Do You Have Some Suggestions For A Really Great Long Novel I Can Take On A Trip With Me?

I am sniffing around for something new to read, meaning I would prefer not to take something I have read before. I will be gone for three weeks, but I read like a mad woman, and will especially have plenty of time to sit in the sun and read, as I am going to see my father in the Middle East, and his garden is walled and private and perfect for naps and books.

I would like something long, and when I say long I mean approximately 1000 pages. I am taking Ken Follett's "The Pillars of the Earth," so I figure I will have had enough of the whole Middle Ages thing. And I've already read "Sarum," which everyone I talk to has recommended.

So, I would like suggestions which fit these criteria (yes, I know I am being quite picky):


--Interesting, a page-turner

--Not another book about the Middle Ages in England, please

--Escapist, and preferrably not historical

--I dislike romances, or thrillers with romantic elements, as well as science fiction and fantasy

--My ideal book would be a mystery or a thriller--if it's one of those, then an historical setting is fine, as long as there's blood and intrigue

--It's gotta be available in paperback--I would prefer mass market (pocket sized), but will take trade (large sized)--I just don't have room for a hardback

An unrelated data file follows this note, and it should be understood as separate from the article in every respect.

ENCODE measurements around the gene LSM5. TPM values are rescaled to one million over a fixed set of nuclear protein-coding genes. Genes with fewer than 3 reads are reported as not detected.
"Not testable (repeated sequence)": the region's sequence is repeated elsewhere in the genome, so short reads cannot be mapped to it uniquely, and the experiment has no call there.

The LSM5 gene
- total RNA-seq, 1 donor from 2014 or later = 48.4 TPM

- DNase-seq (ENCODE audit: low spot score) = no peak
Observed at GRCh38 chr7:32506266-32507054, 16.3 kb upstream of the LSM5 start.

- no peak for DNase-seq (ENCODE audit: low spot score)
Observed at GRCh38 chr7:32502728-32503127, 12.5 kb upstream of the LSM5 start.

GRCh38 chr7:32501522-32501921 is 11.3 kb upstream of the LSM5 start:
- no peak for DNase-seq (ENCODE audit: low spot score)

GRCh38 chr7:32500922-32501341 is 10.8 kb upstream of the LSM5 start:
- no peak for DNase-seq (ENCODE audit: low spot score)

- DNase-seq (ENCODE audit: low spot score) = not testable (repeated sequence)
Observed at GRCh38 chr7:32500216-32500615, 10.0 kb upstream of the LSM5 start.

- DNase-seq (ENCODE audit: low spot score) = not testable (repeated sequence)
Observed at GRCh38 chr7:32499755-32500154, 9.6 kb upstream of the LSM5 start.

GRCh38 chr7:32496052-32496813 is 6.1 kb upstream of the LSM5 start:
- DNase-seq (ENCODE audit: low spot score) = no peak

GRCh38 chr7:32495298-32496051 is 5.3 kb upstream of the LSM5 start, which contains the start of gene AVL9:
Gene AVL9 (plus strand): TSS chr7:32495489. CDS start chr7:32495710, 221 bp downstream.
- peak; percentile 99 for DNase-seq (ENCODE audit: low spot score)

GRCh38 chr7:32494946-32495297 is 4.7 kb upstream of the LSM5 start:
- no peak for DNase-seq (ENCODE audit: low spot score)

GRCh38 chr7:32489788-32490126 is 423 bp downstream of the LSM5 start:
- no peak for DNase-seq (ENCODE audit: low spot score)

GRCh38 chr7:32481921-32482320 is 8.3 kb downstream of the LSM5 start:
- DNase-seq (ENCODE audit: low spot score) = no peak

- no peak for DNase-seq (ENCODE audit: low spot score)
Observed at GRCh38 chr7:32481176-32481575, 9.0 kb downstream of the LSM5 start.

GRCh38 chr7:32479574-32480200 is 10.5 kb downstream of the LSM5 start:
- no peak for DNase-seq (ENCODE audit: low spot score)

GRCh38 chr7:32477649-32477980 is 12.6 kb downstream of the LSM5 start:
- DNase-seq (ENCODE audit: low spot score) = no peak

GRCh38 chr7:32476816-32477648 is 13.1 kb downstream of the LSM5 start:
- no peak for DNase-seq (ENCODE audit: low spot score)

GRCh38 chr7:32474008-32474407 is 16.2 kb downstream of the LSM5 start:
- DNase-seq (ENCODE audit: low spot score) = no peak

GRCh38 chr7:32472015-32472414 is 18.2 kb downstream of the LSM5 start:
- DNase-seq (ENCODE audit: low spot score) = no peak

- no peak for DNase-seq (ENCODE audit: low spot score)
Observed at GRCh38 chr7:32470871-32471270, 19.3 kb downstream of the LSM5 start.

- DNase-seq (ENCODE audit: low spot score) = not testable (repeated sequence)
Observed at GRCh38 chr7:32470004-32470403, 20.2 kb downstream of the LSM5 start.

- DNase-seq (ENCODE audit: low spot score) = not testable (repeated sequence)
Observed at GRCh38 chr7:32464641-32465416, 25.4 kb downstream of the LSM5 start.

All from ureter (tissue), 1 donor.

Any ideas at all?

Please keep in mind that I am a grown woman, not terribly sentimental, and think Clive Cussler and Nelson Demille are boooring.

If you know of any volumes where several books in a series have been combined, that would be fine, too. I have read two Mickey Spillane books, each of which contained three of the Mike Hammer novels.

Other than all those restrictions, I'd love to hear your suggestions.




Horror is great, too. I forgot to mention that. I like things that go bump in the night.

Update 2:


Thanks for the recommendation on the Stackhouse novels. I understand they are very good, but people keep telling me to wait to read them because I am watching HBO's "True Blood," and I want to be surprised as it unfolds. I will definitely read them after the series is over with!

Update 3:

**Fat Dragon and Txthuunder**

Thanks for the suggestions. Ironically, at least one of those, probably "Shogun," is going to be a book club read in my book club later this year, in the fall, so I am waiting on it. One of my friends in book club is very into novels about China, and we've already agreed that if the club reads "Shogun", we're going to read "Three Kingdoms" together so we can discuss it between ourselves. So, saving those for the fall :) Thanks for the thought you put into your suggestions. It's kind of crazy that they were already on my radar.

Update 4:

**Porcupine! and Guinness**

Between the two of you, you suggested five titles by Russians (yes, Ayn Rand was Russian), and I have read all of them--most of them more than once.

Thank you for your kind suggestions!

Update 5: